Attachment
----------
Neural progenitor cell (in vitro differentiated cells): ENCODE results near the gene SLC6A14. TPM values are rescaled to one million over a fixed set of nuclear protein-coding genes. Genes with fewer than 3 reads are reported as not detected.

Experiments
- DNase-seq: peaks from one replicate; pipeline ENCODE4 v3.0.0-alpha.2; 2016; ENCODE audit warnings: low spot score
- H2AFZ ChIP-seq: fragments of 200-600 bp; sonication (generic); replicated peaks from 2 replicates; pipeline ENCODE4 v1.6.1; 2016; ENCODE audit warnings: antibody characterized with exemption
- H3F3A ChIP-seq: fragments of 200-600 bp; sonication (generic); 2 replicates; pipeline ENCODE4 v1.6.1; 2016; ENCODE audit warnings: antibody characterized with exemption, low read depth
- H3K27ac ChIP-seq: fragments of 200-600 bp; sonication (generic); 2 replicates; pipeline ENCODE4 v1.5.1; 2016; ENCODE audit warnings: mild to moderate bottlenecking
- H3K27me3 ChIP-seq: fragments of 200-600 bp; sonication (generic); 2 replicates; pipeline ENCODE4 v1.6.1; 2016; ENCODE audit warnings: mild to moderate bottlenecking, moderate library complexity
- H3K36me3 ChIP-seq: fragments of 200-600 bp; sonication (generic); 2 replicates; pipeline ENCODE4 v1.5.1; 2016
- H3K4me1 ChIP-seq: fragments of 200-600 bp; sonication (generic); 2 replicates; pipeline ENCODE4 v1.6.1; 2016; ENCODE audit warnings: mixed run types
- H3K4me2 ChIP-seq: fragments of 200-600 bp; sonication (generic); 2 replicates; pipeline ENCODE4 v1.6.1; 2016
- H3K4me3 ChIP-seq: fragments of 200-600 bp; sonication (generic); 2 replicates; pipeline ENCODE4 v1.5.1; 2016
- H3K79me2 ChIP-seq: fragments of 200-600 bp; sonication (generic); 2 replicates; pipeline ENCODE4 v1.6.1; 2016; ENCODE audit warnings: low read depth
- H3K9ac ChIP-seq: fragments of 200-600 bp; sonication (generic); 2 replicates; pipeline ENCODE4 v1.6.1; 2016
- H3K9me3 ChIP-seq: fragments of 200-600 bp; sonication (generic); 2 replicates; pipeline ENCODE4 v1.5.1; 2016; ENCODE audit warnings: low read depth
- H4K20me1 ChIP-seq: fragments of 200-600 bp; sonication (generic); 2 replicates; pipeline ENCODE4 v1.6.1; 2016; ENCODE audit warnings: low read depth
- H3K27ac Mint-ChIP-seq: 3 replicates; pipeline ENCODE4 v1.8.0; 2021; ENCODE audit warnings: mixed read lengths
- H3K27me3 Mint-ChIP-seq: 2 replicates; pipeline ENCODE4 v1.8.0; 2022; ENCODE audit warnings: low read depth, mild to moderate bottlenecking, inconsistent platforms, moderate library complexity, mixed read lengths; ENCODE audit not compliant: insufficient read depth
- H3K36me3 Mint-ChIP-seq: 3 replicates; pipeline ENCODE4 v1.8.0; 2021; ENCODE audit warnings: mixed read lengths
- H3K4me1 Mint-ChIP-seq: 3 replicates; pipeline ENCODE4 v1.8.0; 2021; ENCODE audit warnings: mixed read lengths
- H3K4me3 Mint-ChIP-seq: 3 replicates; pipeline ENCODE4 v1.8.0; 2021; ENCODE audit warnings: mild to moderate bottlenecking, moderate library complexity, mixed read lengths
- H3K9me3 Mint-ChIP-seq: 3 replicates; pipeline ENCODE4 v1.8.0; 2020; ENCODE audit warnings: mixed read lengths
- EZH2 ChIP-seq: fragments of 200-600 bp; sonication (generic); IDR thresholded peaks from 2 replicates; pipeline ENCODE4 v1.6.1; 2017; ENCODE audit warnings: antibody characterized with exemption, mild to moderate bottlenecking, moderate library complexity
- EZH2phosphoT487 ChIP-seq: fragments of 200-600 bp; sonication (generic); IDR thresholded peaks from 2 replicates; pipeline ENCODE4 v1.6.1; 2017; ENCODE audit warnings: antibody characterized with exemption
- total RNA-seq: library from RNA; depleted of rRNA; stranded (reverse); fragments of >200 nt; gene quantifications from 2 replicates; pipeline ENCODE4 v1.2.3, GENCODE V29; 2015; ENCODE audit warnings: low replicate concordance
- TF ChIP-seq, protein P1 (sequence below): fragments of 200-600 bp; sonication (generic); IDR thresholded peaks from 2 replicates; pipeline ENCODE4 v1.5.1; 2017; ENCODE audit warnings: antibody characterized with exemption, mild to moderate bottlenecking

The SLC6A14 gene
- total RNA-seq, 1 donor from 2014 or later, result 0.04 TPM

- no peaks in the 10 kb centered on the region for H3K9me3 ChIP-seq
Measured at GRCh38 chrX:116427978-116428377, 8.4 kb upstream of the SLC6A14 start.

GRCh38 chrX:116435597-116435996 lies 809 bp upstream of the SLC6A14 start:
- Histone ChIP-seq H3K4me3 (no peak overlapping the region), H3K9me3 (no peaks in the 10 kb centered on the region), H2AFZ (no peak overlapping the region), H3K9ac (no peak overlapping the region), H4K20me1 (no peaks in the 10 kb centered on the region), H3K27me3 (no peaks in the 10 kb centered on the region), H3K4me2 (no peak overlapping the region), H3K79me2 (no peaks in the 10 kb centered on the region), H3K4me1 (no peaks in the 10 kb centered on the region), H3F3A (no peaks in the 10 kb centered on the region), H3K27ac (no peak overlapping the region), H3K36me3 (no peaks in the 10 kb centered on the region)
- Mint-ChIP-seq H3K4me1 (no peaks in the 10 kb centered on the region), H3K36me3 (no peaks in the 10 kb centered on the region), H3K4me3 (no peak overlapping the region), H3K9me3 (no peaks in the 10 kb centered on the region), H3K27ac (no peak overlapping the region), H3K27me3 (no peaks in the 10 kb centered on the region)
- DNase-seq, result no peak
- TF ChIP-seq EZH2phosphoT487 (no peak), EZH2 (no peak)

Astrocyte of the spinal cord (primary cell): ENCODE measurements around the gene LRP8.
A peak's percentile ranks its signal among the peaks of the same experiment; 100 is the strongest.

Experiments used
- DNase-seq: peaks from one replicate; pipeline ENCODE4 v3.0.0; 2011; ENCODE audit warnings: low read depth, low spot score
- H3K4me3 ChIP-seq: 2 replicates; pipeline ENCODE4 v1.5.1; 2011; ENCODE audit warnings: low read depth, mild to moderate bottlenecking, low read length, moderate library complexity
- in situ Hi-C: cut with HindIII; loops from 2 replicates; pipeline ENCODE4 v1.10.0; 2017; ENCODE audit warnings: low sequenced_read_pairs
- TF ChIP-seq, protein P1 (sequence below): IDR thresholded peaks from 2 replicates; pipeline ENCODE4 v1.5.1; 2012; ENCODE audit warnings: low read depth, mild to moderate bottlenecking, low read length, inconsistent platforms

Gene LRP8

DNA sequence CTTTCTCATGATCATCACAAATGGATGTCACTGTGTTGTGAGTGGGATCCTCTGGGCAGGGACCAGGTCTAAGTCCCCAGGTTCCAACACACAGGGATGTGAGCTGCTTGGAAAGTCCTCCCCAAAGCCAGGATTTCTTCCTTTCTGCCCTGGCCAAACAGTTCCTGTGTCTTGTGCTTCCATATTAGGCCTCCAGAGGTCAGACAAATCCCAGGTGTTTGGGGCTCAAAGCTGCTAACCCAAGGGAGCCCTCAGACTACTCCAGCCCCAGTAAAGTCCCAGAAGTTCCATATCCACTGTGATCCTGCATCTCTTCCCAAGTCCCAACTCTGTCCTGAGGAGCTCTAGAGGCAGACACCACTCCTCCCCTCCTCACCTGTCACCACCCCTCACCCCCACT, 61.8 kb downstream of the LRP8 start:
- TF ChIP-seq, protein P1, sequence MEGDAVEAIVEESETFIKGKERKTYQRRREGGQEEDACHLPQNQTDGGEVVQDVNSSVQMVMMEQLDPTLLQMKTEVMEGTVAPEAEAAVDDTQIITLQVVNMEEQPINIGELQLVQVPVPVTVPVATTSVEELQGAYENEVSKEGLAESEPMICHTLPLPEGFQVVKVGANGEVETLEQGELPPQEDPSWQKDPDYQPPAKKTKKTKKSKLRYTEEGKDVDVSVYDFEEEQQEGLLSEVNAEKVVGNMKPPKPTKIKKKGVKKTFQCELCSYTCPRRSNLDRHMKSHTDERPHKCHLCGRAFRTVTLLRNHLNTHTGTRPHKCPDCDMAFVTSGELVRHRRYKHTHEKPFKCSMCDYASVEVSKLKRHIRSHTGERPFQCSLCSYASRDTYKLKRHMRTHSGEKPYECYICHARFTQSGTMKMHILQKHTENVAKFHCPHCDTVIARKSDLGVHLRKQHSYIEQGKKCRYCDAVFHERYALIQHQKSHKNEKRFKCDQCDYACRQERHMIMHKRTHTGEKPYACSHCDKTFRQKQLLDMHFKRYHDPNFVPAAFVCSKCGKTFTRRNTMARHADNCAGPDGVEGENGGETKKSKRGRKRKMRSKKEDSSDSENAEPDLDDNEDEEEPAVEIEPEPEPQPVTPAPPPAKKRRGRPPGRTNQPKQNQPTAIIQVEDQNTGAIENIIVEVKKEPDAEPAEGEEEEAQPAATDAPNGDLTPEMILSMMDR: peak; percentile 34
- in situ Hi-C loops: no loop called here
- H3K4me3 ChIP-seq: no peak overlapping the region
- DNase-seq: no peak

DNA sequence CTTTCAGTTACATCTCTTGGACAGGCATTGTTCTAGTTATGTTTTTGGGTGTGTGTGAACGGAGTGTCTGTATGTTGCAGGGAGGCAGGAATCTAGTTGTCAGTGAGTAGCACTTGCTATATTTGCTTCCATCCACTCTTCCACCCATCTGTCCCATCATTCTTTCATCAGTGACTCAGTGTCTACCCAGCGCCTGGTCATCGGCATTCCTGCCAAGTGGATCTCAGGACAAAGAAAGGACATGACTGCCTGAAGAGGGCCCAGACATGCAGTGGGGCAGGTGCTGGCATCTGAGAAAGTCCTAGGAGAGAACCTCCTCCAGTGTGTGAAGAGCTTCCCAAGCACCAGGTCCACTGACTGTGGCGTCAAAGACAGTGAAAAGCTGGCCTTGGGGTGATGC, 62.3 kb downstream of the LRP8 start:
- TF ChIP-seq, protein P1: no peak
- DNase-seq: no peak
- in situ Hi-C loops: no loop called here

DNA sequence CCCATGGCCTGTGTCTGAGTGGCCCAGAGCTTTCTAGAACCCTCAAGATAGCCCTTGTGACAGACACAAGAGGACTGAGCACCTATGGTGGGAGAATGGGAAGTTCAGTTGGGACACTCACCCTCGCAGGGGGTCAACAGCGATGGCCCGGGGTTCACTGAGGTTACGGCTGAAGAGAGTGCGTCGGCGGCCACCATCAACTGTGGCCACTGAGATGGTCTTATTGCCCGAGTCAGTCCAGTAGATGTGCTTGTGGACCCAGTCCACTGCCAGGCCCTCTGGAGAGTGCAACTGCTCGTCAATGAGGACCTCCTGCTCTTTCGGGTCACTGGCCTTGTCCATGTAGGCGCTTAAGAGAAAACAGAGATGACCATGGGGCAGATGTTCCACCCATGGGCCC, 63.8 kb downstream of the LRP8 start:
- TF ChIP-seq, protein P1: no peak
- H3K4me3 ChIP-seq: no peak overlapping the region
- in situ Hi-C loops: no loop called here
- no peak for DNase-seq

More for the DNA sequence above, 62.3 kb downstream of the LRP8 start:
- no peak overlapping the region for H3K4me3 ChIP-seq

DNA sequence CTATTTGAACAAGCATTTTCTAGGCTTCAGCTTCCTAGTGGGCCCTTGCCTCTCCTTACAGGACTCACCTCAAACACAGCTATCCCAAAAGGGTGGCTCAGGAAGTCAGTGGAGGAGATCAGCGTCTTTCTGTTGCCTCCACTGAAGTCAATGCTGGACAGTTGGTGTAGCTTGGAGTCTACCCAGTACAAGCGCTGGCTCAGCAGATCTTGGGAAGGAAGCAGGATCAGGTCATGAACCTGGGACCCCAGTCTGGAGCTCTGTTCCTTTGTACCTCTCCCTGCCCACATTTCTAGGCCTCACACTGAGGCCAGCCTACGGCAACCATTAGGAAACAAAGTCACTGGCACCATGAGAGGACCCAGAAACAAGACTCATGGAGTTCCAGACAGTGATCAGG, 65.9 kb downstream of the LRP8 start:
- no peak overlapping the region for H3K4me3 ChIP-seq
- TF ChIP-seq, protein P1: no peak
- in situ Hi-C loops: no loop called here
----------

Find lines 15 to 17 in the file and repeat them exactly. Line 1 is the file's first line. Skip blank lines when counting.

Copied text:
- H4K20me1 ChIP-seq: fragments of 200-600 bp; sonication (generic); 2 replicates; pipeline ENCODE4 v1.6.1; 2016; ENCODE audit warnings: low read depth
- H3K27ac Mint-ChIP-seq: 3 replicates; pipeline ENCODE4 v1.8.0; 2021; ENCODE audit warnings: mixed read lengths
- H3K27me3 Mint-ChIP-seq: 2 replicates; pipeline ENCODE4 v1.8.0; 2022; ENCODE audit warnings: low read depth, mild to moderate bottlenecking, inconsistent platforms, moderate library complexity, mixed read lengths; ENCODE audit not compliant: insufficient read depth